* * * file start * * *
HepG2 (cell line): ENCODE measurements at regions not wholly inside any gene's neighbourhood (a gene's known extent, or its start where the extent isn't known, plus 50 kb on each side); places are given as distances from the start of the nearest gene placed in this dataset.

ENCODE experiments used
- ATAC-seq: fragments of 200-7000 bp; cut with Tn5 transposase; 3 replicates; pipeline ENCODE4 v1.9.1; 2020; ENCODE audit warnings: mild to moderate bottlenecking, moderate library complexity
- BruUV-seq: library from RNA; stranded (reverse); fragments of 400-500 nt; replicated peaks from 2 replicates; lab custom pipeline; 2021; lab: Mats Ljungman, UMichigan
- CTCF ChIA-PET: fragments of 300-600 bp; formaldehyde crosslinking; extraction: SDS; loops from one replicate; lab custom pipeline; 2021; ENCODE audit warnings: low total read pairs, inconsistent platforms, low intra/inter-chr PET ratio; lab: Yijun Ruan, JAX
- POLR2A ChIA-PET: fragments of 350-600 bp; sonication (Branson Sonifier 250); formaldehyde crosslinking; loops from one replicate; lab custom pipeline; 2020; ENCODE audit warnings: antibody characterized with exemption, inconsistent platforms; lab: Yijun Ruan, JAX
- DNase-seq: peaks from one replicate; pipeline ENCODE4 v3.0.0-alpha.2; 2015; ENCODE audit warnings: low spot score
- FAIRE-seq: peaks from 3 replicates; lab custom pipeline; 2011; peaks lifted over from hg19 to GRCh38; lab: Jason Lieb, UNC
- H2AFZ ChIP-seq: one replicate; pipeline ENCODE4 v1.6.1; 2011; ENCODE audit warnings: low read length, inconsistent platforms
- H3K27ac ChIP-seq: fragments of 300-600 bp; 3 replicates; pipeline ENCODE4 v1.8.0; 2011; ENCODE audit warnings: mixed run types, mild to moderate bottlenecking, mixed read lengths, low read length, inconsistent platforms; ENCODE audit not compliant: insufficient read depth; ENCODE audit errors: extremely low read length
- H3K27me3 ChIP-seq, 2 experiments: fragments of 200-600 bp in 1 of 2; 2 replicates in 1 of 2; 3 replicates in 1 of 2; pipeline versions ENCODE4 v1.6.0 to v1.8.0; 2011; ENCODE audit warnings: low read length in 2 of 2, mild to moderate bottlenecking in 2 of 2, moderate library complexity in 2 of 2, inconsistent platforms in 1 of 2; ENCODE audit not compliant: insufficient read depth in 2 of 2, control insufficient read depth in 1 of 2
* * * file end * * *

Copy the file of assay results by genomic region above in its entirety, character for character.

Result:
HepG2 (cell line): ENCODE measurements at regions not wholly inside any gene's neighbourhood (a gene's known extent, or its start where the extent isn't known, plus 50 kb on each side); places are given as distances from the start of the nearest gene placed in this dataset.

ENCODE experiments used
- ATAC-seq: fragments of 200-7000 bp; cut with Tn5 transposase; 3 replicates; pipeline ENCODE4 v1.9.1; 2020; ENCODE audit warnings: mild to moderate bottlenecking, moderate library complexity
- BruUV-seq: library from RNA; stranded (reverse); fragments of 400-500 nt; replicated peaks from 2 replicates; lab custom pipeline; 2021; lab: Mats Ljungman, UMichigan
- CTCF ChIA-PET: fragments of 300-600 bp; formaldehyde crosslinking; extraction: SDS; loops from one replicate; lab custom pipeline; 2021; ENCODE audit warnings: low total read pairs, inconsistent platforms, low intra/inter-chr PET ratio; lab: Yijun Ruan, JAX
- POLR2A ChIA-PET: fragments of 350-600 bp; sonication (Branson Sonifier 250); formaldehyde crosslinking; loops from one replicate; lab custom pipeline; 2020; ENCODE audit warnings: antibody characterized with exemption, inconsistent platforms; lab: Yijun Ruan, JAX
- DNase-seq: peaks from one replicate; pipeline ENCODE4 v3.0.0-alpha.2; 2015; ENCODE audit warnings: low spot score
- FAIRE-seq: peaks from 3 replicates; lab custom pipeline; 2011; peaks lifted over from hg19 to GRCh38; lab: Jason Lieb, UNC
- H2AFZ ChIP-seq: one replicate; pipeline ENCODE4 v1.6.1; 2011; ENCODE audit warnings: low read length, inconsistent platforms
- H3K27ac ChIP-seq: fragments of 300-600 bp; 3 replicates; pipeline ENCODE4 v1.8.0; 2011; ENCODE audit warnings: mixed run types, mild to moderate bottlenecking, mixed read lengths, low read length, inconsistent platforms; ENCODE audit not compliant: insufficient read depth; ENCODE audit errors: extremely low read length
- H3K27me3 ChIP-seq, 2 experiments: fragments of 200-600 bp in 1 of 2; 2 replicates in 1 of 2; 3 replicates in 1 of 2; pipeline versions ENCODE4 v1.6.0 to v1.8.0; 2011; ENCODE audit warnings: low read length in 2 of 2, mild to moderate bottlenecking in 2 of 2, moderate library complexity in 2 of 2, inconsistent platforms in 1 of 2; ENCODE audit not compliant: insufficient read depth in 2 of 2, control insufficient read depth in 1 of 2